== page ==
Reductionism is an approach to building descriptions of systems, such as places or cities, out of the descriptions of the subsystems that a system is composed of, such as architecture, spatial planning and social issues. But in doing so, I would argue, it ignores the relationships between the subsystems. The reductionist perspective thinks about parts in isolation. Many argue this approach is not practical, citing the notion of strong emergence, that there is more to a system than the specification of parts and their relationships.
The power of reductionism is that it can appear self-evident when we look, for example, at simpler things like mathematical formulae. The sum of two and two is four in all but the most totalitarian circumstances! However, there is a danger of simplification if we extrapolate this attractive simplicity to complex 'living organisms' like cities.
Emergence is a useful concept because it can describe the flux, flow and evolution of things like places. It asks what parts of a system like a city do together that they would not do by themselves. Collective behaviour, for instance, could not be described as anything but collective. Clearly, a wave of panic, spontaneous applause or the rise of fascism is not comprehended by looking only at individuals. Emergence is about understanding how collective properties, issues or questions arise from the properties of parts, such as a house, a shop or an office.
In this view, when we think about what 'emerges', we are moving between different vantage points. We see the trees and the forest simultaneously. We see the way the trees and the forest are related to each other. To see in both these ways we have to be able to see details and ignore details. The trick is to know which of the many details we see in the trees are important to know when considering the forest. Conventionally, people consider either the trees or the forest. When one can shift back and forth between seeing the trees and the forest, one also sees which aspects of the trees are relevant to the description of the forest. An urban example would be to see the house and street or the street and city simultaneously.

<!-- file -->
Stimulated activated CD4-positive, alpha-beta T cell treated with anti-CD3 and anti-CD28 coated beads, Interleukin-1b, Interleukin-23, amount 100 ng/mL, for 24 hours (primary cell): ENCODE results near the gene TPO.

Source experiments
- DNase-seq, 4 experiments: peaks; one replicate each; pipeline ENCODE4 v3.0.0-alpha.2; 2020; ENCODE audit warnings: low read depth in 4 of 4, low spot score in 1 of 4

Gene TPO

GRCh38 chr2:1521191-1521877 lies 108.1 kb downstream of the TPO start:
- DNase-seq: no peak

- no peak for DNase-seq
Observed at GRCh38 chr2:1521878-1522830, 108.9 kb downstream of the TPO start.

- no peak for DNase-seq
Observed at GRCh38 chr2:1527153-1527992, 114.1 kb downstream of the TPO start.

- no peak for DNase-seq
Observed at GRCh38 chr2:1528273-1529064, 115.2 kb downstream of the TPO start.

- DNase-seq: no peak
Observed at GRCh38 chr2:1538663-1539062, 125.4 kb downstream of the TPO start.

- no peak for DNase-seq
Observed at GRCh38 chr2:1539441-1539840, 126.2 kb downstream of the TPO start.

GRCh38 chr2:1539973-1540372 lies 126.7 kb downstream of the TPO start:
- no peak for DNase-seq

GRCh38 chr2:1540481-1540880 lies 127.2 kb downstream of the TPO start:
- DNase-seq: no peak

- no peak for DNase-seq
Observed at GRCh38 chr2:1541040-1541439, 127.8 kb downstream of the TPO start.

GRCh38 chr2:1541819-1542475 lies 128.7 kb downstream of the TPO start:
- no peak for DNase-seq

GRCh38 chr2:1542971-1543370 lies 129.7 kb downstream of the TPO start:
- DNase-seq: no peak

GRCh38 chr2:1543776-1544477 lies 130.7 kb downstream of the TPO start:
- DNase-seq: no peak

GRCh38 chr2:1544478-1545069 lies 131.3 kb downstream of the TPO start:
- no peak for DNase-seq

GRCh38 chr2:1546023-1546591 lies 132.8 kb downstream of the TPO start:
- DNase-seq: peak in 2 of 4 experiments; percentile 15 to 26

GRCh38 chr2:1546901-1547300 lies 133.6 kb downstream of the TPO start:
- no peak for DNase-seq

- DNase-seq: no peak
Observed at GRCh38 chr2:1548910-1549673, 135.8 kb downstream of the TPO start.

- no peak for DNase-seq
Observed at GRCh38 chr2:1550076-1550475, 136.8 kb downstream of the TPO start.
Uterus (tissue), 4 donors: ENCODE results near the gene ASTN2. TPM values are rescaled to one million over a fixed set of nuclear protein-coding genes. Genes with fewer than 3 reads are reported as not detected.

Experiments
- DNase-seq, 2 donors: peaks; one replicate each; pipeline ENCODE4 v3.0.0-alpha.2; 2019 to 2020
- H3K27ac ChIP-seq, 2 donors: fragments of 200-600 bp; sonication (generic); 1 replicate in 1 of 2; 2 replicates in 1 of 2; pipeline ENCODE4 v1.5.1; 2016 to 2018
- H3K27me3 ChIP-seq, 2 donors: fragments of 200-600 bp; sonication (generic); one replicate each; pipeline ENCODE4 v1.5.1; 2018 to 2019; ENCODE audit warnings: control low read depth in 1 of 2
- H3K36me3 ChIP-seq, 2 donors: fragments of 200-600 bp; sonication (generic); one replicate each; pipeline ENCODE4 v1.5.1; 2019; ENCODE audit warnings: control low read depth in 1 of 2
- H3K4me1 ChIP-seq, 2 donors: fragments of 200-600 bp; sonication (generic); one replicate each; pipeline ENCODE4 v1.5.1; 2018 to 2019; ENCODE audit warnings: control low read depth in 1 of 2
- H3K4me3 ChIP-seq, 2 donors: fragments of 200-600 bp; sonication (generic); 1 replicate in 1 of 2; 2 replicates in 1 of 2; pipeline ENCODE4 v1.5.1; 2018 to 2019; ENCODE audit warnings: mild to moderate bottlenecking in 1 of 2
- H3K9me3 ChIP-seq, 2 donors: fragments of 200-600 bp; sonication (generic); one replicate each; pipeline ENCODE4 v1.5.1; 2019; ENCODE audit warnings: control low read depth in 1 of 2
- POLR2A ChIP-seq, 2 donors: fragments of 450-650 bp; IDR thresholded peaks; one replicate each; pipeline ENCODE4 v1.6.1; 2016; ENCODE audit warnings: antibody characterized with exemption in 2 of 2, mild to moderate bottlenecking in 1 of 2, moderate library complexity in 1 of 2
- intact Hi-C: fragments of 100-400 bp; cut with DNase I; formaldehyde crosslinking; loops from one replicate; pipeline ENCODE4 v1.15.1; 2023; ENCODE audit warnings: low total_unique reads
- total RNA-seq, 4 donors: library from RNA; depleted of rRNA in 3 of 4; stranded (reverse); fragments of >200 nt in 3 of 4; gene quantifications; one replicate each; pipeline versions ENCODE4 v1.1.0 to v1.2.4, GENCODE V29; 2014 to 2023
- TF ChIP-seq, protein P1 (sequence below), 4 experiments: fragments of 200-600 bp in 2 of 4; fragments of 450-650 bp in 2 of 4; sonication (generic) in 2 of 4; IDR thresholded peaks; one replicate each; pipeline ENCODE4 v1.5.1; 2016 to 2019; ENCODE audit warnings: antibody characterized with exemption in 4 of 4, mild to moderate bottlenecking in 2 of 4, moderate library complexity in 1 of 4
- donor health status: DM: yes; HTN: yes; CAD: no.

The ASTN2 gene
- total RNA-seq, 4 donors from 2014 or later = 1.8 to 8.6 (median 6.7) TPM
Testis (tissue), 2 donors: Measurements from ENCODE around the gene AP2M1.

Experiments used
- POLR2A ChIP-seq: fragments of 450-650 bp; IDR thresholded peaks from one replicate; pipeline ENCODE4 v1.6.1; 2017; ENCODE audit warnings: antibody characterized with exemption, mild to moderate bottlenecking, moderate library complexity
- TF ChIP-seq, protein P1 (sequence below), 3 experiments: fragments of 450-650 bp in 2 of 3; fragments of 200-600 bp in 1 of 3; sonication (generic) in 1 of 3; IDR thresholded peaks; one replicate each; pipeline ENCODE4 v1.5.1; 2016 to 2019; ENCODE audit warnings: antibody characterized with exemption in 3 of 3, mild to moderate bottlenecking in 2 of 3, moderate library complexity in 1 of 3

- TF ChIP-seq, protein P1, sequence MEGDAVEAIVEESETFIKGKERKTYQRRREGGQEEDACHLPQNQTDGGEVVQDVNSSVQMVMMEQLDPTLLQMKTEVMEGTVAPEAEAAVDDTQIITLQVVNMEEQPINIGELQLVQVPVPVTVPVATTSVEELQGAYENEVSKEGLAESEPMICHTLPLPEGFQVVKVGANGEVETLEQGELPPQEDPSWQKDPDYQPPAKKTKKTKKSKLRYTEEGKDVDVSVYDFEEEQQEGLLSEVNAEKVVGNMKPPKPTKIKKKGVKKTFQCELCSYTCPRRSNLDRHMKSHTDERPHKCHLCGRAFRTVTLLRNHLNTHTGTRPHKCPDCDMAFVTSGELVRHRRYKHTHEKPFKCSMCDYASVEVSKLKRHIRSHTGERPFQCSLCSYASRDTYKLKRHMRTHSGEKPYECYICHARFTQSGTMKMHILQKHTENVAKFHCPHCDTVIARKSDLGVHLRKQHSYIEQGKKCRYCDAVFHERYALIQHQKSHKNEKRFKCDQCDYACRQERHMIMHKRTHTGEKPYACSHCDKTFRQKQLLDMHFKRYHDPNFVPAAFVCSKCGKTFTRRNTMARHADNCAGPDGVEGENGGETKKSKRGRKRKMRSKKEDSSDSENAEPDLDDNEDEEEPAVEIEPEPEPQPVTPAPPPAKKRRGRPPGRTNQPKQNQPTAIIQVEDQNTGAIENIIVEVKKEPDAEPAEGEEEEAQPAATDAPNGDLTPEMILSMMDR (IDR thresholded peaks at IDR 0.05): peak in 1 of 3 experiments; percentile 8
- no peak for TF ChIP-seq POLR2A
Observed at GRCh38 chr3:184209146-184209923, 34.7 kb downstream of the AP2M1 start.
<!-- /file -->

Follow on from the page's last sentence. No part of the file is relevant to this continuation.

A useful example is a door key. A key has a particular structure. But describing its structure is not enough to tell someone that it can open a door. We have to know the structure of both the key and the lock, and we have to know that doors exist.
A final crucial point: when we look at things in isolation, we seek truth. In assessing things like places, however, the notion of approximation or 'partial-truth' is more appropriate, indeed is essential for the study of complex systems.24
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